• Weather – If possible, locate the parking under an already existing overhang or awning to protect bikes in inclement weather.
  • Pedestrian and Automobile Interference – Ensure that the bike rack parking will be placed in an area that is not only free from obstructing objects, but also not dangerously close to automobile traffic, and not annoyingly close to pedestrian traffic (the post-church exit from the front doors, for instance!). Keep in mind that cyclists will need some room to bend down and lock or unlock their bikes, so give them that safe space!

3. Find it: Bike racks come in all shapes and sizes! Check with your local government to find out if there is a particular kind of rack required in your area. If not, consider the following when choosing appropriate parking (from bicyclinginfo.org, a helpful resource to use when starting this venture):

  • The rack or stand should support the frame of the bicycle and not just one wheel. This makes parking more secure, as both the front wheel and frame of a bicycle should always be locked.
  • The rack or stand should allow the frame and both wheels to be locked to the rack if the front wheel is removed or if both wheels remain on the bike. Sometimes cyclists remove their front wheel and lock both wheels and the bike frame to the rack for extra security.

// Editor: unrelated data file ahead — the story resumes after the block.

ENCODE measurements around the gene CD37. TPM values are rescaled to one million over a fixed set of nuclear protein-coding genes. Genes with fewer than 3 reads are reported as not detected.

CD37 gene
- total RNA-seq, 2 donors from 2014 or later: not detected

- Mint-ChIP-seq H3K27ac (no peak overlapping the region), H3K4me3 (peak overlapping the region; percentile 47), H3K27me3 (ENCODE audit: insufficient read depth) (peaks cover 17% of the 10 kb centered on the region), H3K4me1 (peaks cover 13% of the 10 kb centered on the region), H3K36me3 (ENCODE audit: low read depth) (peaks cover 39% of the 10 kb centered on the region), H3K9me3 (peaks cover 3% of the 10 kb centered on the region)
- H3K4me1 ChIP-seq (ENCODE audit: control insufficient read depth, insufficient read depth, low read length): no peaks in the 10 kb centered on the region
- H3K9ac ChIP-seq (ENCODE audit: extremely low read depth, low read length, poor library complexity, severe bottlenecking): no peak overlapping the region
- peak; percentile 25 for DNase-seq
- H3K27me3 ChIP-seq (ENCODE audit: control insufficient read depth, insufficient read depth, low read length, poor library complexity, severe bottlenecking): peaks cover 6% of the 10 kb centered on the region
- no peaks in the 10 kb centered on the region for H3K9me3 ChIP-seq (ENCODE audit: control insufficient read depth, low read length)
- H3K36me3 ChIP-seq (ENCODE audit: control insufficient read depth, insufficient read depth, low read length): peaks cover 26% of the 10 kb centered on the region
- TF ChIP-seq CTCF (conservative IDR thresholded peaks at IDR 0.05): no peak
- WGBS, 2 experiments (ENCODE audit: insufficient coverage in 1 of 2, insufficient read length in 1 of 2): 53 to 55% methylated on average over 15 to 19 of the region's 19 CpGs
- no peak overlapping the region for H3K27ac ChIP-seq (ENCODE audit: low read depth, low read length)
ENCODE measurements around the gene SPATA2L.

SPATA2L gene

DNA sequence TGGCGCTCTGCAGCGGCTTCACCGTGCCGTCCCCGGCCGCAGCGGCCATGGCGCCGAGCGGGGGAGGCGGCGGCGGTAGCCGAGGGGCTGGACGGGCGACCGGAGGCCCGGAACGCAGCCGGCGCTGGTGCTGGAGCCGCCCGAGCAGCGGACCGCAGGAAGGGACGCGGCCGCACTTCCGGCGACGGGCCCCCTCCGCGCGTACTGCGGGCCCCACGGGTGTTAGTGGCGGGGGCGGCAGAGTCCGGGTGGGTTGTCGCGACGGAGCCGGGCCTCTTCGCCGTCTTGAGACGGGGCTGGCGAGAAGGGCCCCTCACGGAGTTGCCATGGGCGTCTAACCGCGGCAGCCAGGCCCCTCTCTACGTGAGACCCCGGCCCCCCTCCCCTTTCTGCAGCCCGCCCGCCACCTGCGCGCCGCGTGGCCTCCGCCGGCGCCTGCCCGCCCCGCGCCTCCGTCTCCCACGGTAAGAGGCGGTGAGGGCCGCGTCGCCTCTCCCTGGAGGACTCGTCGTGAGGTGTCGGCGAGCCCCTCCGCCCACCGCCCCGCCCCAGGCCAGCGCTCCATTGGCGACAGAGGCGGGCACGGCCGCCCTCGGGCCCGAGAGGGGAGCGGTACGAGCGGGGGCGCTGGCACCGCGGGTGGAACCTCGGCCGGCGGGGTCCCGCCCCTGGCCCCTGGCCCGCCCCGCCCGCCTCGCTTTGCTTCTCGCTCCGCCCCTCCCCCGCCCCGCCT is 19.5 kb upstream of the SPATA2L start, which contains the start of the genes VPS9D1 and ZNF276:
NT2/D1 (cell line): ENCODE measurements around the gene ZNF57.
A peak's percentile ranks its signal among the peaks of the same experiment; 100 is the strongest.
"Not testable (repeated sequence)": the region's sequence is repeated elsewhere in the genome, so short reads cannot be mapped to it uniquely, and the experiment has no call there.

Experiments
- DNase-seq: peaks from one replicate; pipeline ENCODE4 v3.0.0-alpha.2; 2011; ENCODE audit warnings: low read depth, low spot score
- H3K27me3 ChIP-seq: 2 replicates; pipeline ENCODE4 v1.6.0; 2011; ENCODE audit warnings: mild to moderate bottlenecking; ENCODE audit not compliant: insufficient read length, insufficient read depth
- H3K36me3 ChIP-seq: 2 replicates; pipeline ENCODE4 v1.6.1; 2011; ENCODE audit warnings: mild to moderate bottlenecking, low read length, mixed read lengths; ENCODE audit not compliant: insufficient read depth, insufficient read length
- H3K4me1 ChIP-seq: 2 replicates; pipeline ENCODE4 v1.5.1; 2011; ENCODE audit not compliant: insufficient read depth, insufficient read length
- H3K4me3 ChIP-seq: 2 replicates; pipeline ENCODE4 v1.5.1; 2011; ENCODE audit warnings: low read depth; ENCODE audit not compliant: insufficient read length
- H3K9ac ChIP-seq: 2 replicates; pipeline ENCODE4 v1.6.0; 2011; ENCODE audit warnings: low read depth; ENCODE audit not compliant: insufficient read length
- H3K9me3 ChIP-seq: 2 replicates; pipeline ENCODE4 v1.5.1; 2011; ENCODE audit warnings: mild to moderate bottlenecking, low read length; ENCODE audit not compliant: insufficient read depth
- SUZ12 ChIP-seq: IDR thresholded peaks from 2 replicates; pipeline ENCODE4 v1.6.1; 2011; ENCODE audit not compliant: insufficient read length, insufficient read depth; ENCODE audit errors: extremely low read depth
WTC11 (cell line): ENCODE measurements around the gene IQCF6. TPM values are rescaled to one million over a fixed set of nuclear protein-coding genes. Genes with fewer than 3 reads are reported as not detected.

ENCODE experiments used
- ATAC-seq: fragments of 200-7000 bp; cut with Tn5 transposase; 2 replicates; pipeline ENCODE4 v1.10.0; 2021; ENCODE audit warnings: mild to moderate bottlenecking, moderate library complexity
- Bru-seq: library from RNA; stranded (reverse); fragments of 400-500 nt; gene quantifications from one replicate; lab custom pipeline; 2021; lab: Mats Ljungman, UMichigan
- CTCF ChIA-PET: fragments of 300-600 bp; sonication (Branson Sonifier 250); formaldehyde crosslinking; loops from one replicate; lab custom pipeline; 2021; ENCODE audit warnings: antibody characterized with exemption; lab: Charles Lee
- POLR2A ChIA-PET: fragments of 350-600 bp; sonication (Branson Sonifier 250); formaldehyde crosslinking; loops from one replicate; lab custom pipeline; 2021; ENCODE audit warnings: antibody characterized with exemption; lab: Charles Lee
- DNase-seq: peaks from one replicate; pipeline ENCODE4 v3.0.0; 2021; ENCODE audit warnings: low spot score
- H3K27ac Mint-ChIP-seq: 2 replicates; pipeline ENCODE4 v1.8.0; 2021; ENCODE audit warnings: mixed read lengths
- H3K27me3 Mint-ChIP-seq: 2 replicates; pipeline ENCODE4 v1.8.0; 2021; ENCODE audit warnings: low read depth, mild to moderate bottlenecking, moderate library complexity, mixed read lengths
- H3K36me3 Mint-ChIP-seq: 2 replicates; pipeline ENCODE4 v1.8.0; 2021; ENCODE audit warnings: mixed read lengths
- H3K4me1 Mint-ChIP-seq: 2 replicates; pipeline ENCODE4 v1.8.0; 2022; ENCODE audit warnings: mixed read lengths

• The rack should have space and shape to allow the use of either a cable or U-shaped lock.
  • You should be able to securely anchor the rack into the pavement beneath it, preferably with tamper-proof bolts.
  • The rack or stand should have space be usable by a variety of sizes and types of bicycles, including bikes with no kickstands or bikes with water bottle cages

The city of Chicago also has a bike-parking manufacturer’s guide available for your reference.

4. Use it: It’s important to publicize the bike rack or stand’s existence to your church community. Place a note about it in the church’s bulletin or other communication materials, have a ribbon-cutting ceremony, or start up a group of cyclists from within your church to both grow in fellowship and encourage the use of your new bike rack!

Related Posts at Flourish
Don’t Walk Alone: Doing walkability audits as a church community
Front Porch Revival: The Past, Present, and Possibility of a Neighborhood Mainstay
Liveability, Walkability, and Environmental Justice

Further Reading
bicyclinginfo.org – A great source of information on biking and “bikeability”
The International Bicycling Fund – A near-exhaustive resource for checking out almost any aspect of biking

{ 1 comment… read it below or add one }

Bil Randall August 21, 2010 at 9:56 am

Kendra — I agree 100%. Our church is working to become more “community friendly” in many ways and decent bike racks is one that’s on my list to pursue. The one we have now (yes, just one) isn’t even attached to the ground. We’re getting there, one step at a time.

And your experiences greeting people, seeing new landscapes mirrors mine riding to work. I arrive much more relaxed and mentally alert than when I drive in my “glass and steel” car.